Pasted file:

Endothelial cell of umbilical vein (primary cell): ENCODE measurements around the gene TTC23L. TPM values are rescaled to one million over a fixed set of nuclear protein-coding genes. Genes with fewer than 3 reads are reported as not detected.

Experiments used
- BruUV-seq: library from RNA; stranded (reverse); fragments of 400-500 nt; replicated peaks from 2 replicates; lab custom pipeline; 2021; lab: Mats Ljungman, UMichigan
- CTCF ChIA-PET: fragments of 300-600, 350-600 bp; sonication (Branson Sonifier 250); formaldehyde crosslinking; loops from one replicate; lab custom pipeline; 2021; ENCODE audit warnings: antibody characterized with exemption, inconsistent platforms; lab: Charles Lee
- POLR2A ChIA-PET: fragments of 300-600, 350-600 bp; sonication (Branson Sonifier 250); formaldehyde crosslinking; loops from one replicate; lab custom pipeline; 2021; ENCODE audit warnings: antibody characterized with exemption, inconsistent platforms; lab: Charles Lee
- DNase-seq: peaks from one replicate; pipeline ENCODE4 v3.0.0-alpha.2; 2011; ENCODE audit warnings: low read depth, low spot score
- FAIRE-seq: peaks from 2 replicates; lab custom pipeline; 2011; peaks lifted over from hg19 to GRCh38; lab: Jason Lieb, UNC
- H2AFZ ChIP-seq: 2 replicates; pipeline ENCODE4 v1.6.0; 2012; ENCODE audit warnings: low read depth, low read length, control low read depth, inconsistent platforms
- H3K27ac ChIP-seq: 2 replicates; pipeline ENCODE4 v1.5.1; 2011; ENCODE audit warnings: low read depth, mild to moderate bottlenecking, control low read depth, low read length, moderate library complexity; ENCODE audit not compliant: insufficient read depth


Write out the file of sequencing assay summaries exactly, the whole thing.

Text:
Endothelial cell of umbilical vein (primary cell): ENCODE measurements around the gene TTC23L. TPM values are rescaled to one million over a fixed set of nuclear protein-coding genes. Genes with fewer than 3 reads are reported as not detected.

Experiments used
- BruUV-seq: library from RNA; stranded (reverse); fragments of 400-500 nt; replicated peaks from 2 replicates; lab custom pipeline; 2021; lab: Mats Ljungman, UMichigan
- CTCF ChIA-PET: fragments of 300-600, 350-600 bp; sonication (Branson Sonifier 250); formaldehyde crosslinking; loops from one replicate; lab custom pipeline; 2021; ENCODE audit warnings: antibody characterized with exemption, inconsistent platforms; lab: Charles Lee
- POLR2A ChIA-PET: fragments of 300-600, 350-600 bp; sonication (Branson Sonifier 250); formaldehyde crosslinking; loops from one replicate; lab custom pipeline; 2021; ENCODE audit warnings: antibody characterized with exemption, inconsistent platforms; lab: Charles Lee
- DNase-seq: peaks from one replicate; pipeline ENCODE4 v3.0.0-alpha.2; 2011; ENCODE audit warnings: low read depth, low spot score
- FAIRE-seq: peaks from 2 replicates; lab custom pipeline; 2011; peaks lifted over from hg19 to GRCh38; lab: Jason Lieb, UNC
- H2AFZ ChIP-seq: 2 replicates; pipeline ENCODE4 v1.6.0; 2012; ENCODE audit warnings: low read depth, low read length, control low read depth, inconsistent platforms
- H3K27ac ChIP-seq: 2 replicates; pipeline ENCODE4 v1.5.1; 2011; ENCODE audit warnings: low read depth, mild to moderate bottlenecking, control low read depth, low read length, moderate library complexity; ENCODE audit not compliant: insufficient read depth